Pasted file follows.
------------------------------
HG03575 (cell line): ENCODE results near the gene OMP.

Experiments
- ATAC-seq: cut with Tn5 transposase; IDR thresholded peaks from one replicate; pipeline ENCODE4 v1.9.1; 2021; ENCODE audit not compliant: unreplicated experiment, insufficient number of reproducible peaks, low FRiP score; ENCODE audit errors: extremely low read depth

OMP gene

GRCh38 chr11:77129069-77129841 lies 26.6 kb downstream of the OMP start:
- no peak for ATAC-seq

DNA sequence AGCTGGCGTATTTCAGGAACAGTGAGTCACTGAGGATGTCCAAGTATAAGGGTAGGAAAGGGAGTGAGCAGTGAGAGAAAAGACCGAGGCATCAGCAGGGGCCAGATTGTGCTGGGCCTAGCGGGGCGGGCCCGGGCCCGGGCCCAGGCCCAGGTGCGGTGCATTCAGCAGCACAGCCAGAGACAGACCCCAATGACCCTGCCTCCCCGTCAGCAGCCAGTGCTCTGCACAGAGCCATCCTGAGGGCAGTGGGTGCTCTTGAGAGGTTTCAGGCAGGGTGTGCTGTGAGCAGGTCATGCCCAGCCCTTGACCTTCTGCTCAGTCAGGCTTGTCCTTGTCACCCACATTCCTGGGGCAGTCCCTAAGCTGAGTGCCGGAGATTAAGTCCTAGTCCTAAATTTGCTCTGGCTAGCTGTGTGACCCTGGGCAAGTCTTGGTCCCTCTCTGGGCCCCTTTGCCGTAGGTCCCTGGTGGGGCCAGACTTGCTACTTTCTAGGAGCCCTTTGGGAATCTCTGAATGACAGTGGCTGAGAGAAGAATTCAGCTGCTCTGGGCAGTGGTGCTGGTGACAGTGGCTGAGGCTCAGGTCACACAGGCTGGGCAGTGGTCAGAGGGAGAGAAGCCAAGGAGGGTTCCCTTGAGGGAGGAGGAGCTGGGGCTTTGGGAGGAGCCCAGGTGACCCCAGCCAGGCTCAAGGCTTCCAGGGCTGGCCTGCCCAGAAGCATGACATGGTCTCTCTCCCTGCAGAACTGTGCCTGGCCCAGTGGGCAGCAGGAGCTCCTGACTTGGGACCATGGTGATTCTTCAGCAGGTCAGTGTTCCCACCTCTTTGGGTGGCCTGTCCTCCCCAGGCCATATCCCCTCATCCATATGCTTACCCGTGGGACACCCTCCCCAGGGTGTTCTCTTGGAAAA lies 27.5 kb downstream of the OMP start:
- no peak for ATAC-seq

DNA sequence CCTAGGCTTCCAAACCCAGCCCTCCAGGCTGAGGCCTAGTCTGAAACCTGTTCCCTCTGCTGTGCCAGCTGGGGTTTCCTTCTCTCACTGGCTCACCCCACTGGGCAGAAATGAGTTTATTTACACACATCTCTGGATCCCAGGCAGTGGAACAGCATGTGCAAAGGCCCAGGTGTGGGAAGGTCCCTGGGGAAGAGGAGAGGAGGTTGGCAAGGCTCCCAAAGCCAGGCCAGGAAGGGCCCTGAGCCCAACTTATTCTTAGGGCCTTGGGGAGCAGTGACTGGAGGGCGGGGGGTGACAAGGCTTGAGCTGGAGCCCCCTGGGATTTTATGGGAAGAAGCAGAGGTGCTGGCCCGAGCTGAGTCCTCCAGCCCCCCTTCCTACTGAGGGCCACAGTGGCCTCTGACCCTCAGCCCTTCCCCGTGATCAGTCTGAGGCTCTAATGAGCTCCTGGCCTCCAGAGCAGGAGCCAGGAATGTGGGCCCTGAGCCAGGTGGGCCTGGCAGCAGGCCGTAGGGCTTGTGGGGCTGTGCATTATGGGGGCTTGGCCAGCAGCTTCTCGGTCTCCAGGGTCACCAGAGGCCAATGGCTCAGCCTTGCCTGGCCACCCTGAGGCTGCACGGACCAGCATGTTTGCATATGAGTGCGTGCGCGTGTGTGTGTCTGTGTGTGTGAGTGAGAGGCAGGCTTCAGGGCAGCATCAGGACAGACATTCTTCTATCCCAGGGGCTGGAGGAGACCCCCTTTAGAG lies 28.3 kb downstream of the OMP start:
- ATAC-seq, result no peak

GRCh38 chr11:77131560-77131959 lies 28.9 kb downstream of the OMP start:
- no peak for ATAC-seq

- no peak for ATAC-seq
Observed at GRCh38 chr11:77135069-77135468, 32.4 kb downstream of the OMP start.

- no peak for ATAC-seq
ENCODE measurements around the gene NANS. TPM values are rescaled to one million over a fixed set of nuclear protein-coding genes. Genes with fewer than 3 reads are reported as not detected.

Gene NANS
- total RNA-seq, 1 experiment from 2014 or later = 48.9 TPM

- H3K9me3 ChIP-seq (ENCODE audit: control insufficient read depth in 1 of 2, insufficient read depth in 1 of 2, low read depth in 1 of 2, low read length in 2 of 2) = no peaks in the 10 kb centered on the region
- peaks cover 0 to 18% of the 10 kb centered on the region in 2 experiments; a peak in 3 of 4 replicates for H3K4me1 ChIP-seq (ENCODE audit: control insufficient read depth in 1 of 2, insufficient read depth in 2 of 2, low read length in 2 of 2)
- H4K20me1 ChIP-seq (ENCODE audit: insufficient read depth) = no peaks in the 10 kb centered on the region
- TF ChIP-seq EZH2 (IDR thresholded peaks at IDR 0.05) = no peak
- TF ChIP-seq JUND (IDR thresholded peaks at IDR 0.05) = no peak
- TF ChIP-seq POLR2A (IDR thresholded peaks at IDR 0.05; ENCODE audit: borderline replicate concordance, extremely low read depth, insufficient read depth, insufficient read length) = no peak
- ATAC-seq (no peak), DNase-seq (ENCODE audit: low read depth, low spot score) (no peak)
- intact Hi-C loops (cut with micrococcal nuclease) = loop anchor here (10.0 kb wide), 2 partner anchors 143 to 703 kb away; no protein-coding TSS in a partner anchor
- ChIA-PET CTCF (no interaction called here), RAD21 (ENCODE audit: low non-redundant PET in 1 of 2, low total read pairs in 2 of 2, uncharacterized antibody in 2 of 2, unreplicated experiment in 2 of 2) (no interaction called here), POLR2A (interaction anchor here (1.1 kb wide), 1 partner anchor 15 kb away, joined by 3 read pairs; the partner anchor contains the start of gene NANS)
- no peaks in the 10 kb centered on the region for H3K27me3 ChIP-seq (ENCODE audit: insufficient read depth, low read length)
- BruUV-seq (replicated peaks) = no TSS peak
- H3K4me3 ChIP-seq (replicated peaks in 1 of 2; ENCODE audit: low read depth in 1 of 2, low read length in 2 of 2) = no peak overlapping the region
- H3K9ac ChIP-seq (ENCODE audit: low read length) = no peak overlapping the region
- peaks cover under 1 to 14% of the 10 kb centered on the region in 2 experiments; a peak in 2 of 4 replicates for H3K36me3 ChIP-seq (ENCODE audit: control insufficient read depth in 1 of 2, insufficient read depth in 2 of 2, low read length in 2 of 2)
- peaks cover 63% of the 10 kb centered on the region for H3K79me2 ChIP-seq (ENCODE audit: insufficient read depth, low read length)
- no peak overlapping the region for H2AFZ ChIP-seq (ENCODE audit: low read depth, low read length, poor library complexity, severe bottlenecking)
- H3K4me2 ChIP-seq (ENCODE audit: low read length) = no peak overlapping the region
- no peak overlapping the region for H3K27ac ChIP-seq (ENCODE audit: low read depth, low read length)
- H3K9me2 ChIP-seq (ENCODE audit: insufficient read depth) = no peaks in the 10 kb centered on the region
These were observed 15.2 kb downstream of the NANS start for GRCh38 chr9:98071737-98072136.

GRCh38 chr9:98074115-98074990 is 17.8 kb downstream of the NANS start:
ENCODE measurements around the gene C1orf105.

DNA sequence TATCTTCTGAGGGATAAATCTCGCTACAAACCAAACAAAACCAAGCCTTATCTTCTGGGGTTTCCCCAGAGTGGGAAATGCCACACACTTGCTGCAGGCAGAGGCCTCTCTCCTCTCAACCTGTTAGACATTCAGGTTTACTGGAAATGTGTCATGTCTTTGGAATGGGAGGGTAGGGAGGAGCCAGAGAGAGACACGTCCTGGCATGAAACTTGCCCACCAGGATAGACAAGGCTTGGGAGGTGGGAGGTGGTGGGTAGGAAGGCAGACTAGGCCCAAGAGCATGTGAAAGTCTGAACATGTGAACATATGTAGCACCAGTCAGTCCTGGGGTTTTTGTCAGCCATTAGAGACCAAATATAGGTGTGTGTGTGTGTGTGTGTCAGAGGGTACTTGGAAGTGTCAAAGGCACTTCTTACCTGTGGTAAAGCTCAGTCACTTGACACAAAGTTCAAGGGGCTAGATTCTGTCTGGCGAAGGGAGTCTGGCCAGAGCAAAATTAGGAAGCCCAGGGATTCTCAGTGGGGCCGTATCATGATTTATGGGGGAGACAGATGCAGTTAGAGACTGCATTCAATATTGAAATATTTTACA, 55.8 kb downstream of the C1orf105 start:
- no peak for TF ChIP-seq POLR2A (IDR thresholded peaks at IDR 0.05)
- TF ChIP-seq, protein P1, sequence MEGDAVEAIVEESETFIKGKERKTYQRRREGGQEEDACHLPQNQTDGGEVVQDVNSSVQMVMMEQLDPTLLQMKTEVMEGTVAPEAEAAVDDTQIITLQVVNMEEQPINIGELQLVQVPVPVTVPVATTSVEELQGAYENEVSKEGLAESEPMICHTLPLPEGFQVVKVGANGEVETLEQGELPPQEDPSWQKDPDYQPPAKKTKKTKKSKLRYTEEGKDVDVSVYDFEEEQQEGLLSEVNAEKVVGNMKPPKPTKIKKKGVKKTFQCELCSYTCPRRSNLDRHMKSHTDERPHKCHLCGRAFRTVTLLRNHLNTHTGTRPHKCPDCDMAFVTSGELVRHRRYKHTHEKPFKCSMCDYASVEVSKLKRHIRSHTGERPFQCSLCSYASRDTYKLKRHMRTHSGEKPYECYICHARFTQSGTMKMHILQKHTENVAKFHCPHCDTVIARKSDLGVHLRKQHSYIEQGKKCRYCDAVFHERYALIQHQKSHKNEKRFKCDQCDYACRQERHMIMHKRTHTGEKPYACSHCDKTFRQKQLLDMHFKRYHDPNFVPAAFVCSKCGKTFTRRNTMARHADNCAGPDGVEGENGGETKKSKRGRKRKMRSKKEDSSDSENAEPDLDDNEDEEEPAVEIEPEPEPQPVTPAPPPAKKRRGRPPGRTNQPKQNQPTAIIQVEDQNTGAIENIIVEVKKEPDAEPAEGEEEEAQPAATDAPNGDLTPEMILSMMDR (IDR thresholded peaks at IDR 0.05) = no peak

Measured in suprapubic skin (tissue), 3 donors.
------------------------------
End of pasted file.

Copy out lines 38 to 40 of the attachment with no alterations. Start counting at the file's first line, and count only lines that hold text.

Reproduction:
These were observed 15.2 kb downstream of the NANS start for GRCh38 chr9:98071737-98072136.

GRCh38 chr9:98074115-98074990 is 17.8 kb downstream of the NANS start:
ENCODE measurements around the gene C1orf105.